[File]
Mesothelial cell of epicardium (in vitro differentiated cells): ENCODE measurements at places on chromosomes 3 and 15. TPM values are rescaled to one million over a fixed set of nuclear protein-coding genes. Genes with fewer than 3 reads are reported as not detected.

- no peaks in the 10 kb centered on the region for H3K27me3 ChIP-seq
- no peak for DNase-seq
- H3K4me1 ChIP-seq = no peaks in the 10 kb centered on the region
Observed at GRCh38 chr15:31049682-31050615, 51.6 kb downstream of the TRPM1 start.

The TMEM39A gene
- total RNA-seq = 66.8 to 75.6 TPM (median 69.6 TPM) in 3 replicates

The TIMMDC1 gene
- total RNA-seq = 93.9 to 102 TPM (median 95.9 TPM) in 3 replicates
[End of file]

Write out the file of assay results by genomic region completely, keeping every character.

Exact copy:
Mesothelial cell of epicardium (in vitro differentiated cells): ENCODE measurements at places on chromosomes 3 and 15. TPM values are rescaled to one million over a fixed set of nuclear protein-coding genes. Genes with fewer than 3 reads are reported as not detected.

- no peaks in the 10 kb centered on the region for H3K27me3 ChIP-seq
- no peak for DNase-seq
- H3K4me1 ChIP-seq = no peaks in the 10 kb centered on the region
Observed at GRCh38 chr15:31049682-31050615, 51.6 kb downstream of the TRPM1 start.

The TMEM39A gene
- total RNA-seq = 66.8 to 75.6 TPM (median 69.6 TPM) in 3 replicates

The TIMMDC1 gene
- total RNA-seq = 93.9 to 102 TPM (median 95.9 TPM) in 3 replicates